The last few times I’ve set up at the REGINA FARMERS’ MARKET, I’ve done so betwixt DnA FARMS and ANGELA’S OWN HOMESTYLE ORIGINALS.

Dallas and Annette are the proprietors of DnA FARMS, a booth selling old fashioned baking, a variety of naturally grown vegetables of heirloom seeds, and wire worked jewelry (designed by Annette from Dallas’ polished stones).  Dallas calls himself a hillbilly.  He even dresses the part.

Angela Latta is the owner and operator of ANGELA’S OWN HOMESTYLE ORIGINALS.  And Angela presents that homespun appearance.  Angela sells prepackaged dips and soups and sweet spreads. She also sells children’s toys which include balloon yoyos, ribbon wands … and hoola hoops! (I am thinking I ought to purchase a couple hoola hoops from Angela, and have them, not for sale, but just to be available for kids to enjoy whilst I busk!)

As I continue to grok the social and monetary benefits of busking, I realize that I am not unlike a character in a novel of the bildungsroman genre.  My psychological and moral growth as a buskologist has certainly waxed over the years.  My busking began on the sidewalks of downtown Regina, having since buskingdoms stretched to Moose Jaw, Invermere, Salmon Arm, Kamloops, Victoria, and Prince George, and a variety of bugtussel country swain-like locales.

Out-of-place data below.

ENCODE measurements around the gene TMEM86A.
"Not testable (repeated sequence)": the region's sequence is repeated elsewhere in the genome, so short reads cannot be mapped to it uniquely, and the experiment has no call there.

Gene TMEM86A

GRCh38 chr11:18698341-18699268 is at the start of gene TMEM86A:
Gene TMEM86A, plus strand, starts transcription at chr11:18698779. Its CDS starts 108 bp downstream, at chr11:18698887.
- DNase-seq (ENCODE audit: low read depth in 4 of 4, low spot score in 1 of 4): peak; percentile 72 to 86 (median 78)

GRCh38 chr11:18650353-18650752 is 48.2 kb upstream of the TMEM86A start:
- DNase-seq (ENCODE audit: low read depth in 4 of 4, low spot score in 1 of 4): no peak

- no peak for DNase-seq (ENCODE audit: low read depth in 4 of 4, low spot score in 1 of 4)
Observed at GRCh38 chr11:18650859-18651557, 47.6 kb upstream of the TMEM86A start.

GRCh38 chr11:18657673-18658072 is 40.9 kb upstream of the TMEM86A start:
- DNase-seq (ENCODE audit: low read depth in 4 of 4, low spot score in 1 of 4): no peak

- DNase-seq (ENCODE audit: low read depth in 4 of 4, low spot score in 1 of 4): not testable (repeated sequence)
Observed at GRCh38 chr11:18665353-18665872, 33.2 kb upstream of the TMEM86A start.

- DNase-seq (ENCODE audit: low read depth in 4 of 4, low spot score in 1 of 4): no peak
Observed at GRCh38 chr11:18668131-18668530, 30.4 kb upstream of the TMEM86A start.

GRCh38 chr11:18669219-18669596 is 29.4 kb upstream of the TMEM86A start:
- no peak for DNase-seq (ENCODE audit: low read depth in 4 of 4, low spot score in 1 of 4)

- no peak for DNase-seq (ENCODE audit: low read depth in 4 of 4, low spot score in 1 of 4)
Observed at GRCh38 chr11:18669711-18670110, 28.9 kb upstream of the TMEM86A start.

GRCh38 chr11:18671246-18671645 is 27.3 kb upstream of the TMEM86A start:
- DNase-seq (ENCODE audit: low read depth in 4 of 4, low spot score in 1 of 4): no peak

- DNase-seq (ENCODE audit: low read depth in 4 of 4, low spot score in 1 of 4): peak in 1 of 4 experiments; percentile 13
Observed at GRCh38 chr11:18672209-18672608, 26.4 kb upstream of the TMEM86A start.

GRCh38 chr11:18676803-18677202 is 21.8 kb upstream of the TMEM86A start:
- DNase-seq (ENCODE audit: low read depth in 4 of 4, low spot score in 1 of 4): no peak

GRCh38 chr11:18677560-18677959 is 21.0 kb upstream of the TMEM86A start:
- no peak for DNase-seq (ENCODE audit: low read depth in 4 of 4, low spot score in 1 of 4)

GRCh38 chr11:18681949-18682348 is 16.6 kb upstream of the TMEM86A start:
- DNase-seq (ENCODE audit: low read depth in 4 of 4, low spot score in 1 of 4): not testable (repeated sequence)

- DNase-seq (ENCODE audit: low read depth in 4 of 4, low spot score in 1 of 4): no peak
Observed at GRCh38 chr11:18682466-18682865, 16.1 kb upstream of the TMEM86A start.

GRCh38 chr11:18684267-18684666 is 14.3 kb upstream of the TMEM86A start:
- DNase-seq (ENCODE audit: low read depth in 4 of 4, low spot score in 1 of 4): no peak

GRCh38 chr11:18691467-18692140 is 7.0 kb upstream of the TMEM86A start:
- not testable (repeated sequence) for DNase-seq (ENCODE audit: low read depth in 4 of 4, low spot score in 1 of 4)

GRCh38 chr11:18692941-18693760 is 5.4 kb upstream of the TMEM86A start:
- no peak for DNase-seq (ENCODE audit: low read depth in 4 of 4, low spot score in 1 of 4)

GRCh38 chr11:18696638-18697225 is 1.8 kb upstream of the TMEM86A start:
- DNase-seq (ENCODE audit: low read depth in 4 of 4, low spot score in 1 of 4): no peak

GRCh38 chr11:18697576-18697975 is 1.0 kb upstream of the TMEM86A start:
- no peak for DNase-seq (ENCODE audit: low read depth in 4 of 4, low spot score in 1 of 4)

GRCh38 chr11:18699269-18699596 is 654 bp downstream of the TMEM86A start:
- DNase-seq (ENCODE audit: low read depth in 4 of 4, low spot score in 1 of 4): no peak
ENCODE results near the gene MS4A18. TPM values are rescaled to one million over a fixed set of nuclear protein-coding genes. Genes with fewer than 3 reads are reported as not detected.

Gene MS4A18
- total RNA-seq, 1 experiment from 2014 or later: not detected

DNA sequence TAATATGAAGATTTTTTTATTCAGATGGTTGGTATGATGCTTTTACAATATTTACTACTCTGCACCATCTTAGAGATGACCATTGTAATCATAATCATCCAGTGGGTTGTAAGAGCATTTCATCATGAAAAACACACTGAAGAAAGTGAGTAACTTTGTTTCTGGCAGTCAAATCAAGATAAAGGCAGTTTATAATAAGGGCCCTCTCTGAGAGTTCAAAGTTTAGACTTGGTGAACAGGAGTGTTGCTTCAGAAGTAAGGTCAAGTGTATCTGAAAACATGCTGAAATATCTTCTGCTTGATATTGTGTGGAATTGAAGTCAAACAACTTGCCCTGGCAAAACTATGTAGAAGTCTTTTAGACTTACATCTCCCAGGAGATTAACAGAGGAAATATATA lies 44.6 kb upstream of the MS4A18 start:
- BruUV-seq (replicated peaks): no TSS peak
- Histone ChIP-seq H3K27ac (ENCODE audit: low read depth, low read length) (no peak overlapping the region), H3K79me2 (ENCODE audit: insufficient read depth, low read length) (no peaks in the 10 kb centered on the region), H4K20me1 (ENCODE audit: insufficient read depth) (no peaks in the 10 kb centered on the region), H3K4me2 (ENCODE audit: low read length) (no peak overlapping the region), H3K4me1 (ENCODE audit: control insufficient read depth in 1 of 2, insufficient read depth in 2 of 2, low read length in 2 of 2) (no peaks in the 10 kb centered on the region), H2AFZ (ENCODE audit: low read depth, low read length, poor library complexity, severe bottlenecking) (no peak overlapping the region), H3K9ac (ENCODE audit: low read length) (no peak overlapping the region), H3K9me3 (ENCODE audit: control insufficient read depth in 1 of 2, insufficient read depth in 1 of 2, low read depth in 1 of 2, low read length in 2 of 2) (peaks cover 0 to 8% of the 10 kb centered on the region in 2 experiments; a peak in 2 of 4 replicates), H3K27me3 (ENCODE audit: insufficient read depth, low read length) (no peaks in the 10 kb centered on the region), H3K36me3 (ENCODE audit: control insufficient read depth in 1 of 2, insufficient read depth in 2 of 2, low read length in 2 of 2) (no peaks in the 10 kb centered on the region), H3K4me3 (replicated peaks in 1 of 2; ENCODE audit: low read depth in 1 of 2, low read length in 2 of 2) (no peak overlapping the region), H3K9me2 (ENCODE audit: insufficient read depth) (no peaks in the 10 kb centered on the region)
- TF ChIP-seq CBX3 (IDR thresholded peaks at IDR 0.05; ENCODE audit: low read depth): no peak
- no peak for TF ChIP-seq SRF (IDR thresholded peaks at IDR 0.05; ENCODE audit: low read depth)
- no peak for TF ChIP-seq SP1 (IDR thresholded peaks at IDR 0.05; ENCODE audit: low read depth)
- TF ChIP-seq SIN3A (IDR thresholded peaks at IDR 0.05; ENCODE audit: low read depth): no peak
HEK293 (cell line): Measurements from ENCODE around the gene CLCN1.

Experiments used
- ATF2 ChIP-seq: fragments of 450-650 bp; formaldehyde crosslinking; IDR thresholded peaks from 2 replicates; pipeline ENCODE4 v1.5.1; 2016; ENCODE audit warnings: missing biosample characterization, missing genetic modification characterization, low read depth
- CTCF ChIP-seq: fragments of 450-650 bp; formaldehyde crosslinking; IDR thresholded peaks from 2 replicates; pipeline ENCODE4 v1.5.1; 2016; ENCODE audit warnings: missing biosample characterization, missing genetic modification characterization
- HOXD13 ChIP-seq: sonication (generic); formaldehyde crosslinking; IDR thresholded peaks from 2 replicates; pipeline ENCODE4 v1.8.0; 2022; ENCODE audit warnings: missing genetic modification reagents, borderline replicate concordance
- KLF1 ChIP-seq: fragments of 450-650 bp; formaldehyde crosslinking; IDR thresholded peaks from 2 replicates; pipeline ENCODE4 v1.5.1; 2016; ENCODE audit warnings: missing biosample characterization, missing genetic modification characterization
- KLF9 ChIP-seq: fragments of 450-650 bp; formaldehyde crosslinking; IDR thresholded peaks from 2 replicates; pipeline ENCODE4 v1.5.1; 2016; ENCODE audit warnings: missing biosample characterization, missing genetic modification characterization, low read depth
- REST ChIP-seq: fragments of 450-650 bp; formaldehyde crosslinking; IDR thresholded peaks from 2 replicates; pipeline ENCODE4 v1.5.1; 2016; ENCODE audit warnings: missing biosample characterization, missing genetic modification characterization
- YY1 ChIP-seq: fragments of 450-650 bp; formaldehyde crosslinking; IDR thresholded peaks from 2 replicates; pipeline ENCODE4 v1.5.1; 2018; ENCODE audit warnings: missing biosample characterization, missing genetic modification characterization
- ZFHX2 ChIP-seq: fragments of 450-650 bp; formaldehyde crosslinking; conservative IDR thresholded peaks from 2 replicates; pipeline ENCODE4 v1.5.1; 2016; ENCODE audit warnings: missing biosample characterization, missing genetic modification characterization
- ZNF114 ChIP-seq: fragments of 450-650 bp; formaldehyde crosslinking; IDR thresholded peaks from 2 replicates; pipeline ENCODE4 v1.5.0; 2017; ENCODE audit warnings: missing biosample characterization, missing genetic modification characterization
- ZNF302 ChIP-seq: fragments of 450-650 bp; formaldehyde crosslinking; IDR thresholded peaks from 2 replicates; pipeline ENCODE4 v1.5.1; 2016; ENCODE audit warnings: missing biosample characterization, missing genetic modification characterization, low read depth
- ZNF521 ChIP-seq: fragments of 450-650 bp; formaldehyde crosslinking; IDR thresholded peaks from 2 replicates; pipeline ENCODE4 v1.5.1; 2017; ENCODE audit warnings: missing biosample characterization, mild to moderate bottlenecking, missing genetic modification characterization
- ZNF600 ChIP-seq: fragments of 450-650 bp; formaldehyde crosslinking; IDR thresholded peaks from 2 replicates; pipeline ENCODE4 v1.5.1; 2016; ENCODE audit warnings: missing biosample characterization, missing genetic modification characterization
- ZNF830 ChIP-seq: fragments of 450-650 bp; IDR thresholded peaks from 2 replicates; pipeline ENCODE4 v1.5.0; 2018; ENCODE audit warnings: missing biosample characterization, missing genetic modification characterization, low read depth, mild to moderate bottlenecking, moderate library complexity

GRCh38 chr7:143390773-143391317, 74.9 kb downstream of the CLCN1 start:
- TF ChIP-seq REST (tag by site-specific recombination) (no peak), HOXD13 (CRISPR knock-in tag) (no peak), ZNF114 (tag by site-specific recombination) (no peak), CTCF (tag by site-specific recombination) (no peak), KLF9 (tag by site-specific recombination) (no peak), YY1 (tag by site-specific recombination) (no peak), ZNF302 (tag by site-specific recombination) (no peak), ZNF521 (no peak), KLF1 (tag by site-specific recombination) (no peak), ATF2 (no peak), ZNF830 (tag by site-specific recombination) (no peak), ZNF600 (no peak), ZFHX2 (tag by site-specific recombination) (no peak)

My bildungsroman has been on the sidewalks, in the parking lots, at harbors, at storefronts, at arts and crafts shows, at farmers’ markets, and now, on the Green Mile.  Being a buskologist is being a being of thrumming adventure.

Being a buskologist has given me Annie Oakley access to big events (where others must pay at the gate).  Being a buskologist I have become a boulevardier (man-about-town), on the concrete walks, on the paved parking lots, on the grassy swards.

Being a buskologist I have discovered (I have created) just one heuristic for which I truly abide:

DO NOT BE INTRUSIVE – EVER!  

In closing, I must mention that being a buskologist I have even become somewhat tony in attitude, as I bask in my imaginary notoriety.

For example, yesterday busking at the FARMERS’ MARKET, a LEADER POST photographer, MICHAEL BELL, took a dozen photos of me, asking if it would be okay to have a staff reporter interview me later in the week for a story on busking.   

For example,  I have been invited by my newest best friends-to-be, Shelley and Sam, to strum in front of their SNOW DOME CAFÉ during CULTURE DAYS, this coming September 28th and 29th in the resort town of JASPER, ALBERTA. And I have even been asked to play on the main stage during the evening award ceremonies.

BEING A TONY BUSKOLOGIST – I CAN TAKE!